You’ve come up with a nice colour scheme for your new website but does it have enough contrast? Does it satisfy W3C guidelines for color contrast?
W3C: Ensure that foreground and background color combinations provide sufficient contrast when viewed by someone having color deficits or when viewed on a black and white screen.
Checking colour contrast is important for accessibility reasons but it’s also important for users with older screens and some LCD screens which may have poorer color contrast capability.
The Colour Contrast Check Tool is a useful tool from Snook.ca that allows you to check that your colours achieve sufficient contrast. The tool measures colour contrast against the W3C specification and tells you if your colours exceed the thresholds for colour and brightness difference.
The W3C guidelines require a brightness difference of more than 500 and a colour difference of more than 125. It’s also important to say that the guidelines are just that, guidelines. Use with discretion.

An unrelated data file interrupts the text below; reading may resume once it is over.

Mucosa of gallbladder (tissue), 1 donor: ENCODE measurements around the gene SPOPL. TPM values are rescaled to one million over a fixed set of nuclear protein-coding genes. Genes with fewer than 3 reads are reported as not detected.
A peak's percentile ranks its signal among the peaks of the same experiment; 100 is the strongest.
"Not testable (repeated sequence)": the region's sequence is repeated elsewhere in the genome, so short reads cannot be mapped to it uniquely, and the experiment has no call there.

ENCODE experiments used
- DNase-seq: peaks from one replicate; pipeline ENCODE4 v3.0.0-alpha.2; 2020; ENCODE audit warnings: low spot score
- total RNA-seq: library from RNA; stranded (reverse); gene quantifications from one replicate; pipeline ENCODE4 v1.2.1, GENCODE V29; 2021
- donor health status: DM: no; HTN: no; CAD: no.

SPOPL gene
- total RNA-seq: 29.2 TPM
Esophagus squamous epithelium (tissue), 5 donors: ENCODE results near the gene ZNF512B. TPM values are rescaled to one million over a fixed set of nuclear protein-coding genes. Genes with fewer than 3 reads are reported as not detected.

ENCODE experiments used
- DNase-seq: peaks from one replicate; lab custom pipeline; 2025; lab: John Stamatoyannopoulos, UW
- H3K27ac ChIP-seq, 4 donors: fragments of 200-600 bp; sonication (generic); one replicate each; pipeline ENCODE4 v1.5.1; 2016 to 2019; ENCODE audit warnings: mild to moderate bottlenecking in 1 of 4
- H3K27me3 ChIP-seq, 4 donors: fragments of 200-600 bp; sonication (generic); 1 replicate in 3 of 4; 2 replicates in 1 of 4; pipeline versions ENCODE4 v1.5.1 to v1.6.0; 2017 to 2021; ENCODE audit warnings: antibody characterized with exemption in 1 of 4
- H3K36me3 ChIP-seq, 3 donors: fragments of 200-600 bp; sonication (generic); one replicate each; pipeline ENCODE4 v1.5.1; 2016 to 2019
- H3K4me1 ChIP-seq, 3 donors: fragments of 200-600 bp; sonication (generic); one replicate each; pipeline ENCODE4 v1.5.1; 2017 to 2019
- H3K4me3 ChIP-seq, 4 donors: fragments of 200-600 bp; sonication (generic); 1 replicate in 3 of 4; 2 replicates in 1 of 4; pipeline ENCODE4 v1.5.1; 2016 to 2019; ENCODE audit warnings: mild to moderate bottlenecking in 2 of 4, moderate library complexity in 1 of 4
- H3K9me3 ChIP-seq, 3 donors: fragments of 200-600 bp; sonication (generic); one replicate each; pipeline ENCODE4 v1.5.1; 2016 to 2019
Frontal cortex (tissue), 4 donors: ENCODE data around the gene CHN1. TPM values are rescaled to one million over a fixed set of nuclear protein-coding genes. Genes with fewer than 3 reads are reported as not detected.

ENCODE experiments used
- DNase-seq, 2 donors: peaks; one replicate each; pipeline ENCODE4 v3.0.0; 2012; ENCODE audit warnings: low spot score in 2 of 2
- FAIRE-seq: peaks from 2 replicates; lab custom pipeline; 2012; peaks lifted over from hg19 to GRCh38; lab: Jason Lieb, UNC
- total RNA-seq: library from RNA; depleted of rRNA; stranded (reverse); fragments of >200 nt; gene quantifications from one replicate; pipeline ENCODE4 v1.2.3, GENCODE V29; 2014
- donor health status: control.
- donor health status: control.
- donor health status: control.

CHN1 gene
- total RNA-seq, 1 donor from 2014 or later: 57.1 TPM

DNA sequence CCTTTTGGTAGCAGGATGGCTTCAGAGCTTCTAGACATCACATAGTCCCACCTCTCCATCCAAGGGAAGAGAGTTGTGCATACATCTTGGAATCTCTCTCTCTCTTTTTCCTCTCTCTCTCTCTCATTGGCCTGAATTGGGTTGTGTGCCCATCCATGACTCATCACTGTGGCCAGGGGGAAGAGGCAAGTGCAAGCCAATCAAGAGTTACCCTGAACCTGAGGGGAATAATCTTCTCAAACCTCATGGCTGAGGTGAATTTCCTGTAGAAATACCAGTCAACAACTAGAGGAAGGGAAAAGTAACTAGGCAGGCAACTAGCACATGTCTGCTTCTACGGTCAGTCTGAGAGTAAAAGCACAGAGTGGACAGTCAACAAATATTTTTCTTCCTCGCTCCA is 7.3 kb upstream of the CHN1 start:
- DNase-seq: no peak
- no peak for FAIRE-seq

The maximum contrast is obtained between black (#000000) and white (#FFFFFF) where colour difference = 255 and brightness difference = 765.
This website uses #E7F3CF as a highlight background colour (see above paragraph) with #333333 as foreground. The combination has a color difference = 184 and a brightness = 528. This passes the test.
However, another website (that we know, ahem) uses #C8C08C (example text) as foreground colour with white as background. The combination colour difference is 66 and brightness difference is 233. The contrast is not enough and we will probably need to revisit the website colours in this case.
Speaking as someoene who has used pastel colours (aka “too wishy-washy”) on a few websites, I think I might find some use for this.
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